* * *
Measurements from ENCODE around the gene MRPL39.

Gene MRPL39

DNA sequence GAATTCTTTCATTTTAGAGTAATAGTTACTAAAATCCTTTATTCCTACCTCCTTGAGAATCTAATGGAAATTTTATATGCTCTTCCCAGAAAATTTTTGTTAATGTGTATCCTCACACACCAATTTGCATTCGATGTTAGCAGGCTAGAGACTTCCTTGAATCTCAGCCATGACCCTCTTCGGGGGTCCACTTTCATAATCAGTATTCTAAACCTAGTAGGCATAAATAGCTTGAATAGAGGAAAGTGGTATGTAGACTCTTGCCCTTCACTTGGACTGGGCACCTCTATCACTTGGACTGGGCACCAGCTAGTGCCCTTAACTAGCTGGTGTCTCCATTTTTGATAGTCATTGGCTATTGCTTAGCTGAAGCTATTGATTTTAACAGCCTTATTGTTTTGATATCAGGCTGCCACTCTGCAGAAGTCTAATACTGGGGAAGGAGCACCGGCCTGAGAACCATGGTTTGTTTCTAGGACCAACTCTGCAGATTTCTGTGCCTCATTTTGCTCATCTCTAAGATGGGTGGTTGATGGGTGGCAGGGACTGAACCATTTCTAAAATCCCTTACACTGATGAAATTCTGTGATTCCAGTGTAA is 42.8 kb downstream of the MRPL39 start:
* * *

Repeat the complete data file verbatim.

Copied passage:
Measurements from ENCODE around the gene MRPL39.

Gene MRPL39

DNA sequence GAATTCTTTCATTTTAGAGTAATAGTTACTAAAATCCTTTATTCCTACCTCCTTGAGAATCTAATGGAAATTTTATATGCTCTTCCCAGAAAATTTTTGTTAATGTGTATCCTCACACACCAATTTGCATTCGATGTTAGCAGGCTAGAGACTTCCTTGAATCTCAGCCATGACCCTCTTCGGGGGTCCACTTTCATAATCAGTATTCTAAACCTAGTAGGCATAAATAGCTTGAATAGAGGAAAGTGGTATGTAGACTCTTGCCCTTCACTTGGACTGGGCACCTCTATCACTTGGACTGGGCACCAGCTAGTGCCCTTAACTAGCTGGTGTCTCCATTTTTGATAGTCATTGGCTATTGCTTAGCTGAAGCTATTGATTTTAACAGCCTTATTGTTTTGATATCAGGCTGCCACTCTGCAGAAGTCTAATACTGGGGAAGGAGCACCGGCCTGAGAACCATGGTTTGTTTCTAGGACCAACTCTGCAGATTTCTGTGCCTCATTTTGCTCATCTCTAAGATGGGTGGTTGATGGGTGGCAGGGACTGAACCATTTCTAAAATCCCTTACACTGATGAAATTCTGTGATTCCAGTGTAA is 42.8 kb downstream of the MRPL39 start: